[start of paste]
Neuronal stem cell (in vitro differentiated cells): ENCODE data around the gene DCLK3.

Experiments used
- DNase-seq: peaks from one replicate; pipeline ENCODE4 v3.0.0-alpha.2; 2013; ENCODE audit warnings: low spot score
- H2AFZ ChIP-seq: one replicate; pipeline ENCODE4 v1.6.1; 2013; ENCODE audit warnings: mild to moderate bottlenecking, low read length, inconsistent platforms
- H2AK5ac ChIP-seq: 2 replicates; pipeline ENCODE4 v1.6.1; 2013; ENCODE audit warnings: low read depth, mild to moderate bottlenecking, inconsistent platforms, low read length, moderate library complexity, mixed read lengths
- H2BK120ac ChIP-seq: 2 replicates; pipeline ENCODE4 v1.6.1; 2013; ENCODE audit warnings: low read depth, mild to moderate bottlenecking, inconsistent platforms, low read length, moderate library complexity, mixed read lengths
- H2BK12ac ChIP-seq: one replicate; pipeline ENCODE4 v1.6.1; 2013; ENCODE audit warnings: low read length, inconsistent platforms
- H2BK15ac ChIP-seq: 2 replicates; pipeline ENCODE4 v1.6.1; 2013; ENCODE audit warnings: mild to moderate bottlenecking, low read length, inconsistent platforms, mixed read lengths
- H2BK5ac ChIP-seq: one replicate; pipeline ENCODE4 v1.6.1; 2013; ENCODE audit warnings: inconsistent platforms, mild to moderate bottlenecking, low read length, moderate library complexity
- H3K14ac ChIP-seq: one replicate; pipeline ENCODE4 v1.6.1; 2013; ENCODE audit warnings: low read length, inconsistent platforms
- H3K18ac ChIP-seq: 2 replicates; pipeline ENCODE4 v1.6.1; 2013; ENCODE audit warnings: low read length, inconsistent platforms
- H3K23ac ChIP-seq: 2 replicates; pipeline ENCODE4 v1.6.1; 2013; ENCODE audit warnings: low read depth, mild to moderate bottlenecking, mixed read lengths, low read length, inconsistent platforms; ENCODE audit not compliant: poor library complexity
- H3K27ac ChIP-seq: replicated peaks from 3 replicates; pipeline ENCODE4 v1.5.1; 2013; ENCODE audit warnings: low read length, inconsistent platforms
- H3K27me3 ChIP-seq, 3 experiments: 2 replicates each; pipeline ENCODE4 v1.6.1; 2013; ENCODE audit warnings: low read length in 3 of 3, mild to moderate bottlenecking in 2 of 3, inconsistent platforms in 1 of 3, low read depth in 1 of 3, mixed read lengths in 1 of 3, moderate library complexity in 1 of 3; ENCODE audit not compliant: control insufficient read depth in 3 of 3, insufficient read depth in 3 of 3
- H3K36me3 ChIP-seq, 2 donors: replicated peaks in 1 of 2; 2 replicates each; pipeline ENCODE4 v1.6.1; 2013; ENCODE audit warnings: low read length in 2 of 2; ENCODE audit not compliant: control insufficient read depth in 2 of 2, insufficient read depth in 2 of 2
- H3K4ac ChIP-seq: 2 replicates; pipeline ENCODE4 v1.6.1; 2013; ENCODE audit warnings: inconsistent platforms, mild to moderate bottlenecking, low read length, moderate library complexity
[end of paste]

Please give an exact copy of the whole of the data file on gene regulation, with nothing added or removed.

Neuronal stem cell (in vitro differentiated cells): ENCODE data around the gene DCLK3.

Experiments used
- DNase-seq: peaks from one replicate; pipeline ENCODE4 v3.0.0-alpha.2; 2013; ENCODE audit warnings: low spot score
- H2AFZ ChIP-seq: one replicate; pipeline ENCODE4 v1.6.1; 2013; ENCODE audit warnings: mild to moderate bottlenecking, low read length, inconsistent platforms
- H2AK5ac ChIP-seq: 2 replicates; pipeline ENCODE4 v1.6.1; 2013; ENCODE audit warnings: low read depth, mild to moderate bottlenecking, inconsistent platforms, low read length, moderate library complexity, mixed read lengths
- H2BK120ac ChIP-seq: 2 replicates; pipeline ENCODE4 v1.6.1; 2013; ENCODE audit warnings: low read depth, mild to moderate bottlenecking, inconsistent platforms, low read length, moderate library complexity, mixed read lengths
- H2BK12ac ChIP-seq: one replicate; pipeline ENCODE4 v1.6.1; 2013; ENCODE audit warnings: low read length, inconsistent platforms
- H2BK15ac ChIP-seq: 2 replicates; pipeline ENCODE4 v1.6.1; 2013; ENCODE audit warnings: mild to moderate bottlenecking, low read length, inconsistent platforms, mixed read lengths
- H2BK5ac ChIP-seq: one replicate; pipeline ENCODE4 v1.6.1; 2013; ENCODE audit warnings: inconsistent platforms, mild to moderate bottlenecking, low read length, moderate library complexity
- H3K14ac ChIP-seq: one replicate; pipeline ENCODE4 v1.6.1; 2013; ENCODE audit warnings: low read length, inconsistent platforms
- H3K18ac ChIP-seq: 2 replicates; pipeline ENCODE4 v1.6.1; 2013; ENCODE audit warnings: low read length, inconsistent platforms
- H3K23ac ChIP-seq: 2 replicates; pipeline ENCODE4 v1.6.1; 2013; ENCODE audit warnings: low read depth, mild to moderate bottlenecking, mixed read lengths, low read length, inconsistent platforms; ENCODE audit not compliant: poor library complexity
- H3K27ac ChIP-seq: replicated peaks from 3 replicates; pipeline ENCODE4 v1.5.1; 2013; ENCODE audit warnings: low read length, inconsistent platforms
- H3K27me3 ChIP-seq, 3 experiments: 2 replicates each; pipeline ENCODE4 v1.6.1; 2013; ENCODE audit warnings: low read length in 3 of 3, mild to moderate bottlenecking in 2 of 3, inconsistent platforms in 1 of 3, low read depth in 1 of 3, mixed read lengths in 1 of 3, moderate library complexity in 1 of 3; ENCODE audit not compliant: control insufficient read depth in 3 of 3, insufficient read depth in 3 of 3
- H3K36me3 ChIP-seq, 2 donors: replicated peaks in 1 of 2; 2 replicates each; pipeline ENCODE4 v1.6.1; 2013; ENCODE audit warnings: low read length in 2 of 2; ENCODE audit not compliant: control insufficient read depth in 2 of 2, insufficient read depth in 2 of 2
- H3K4ac ChIP-seq: 2 replicates; pipeline ENCODE4 v1.6.1; 2013; ENCODE audit warnings: inconsistent platforms, mild to moderate bottlenecking, low read length, moderate library complexity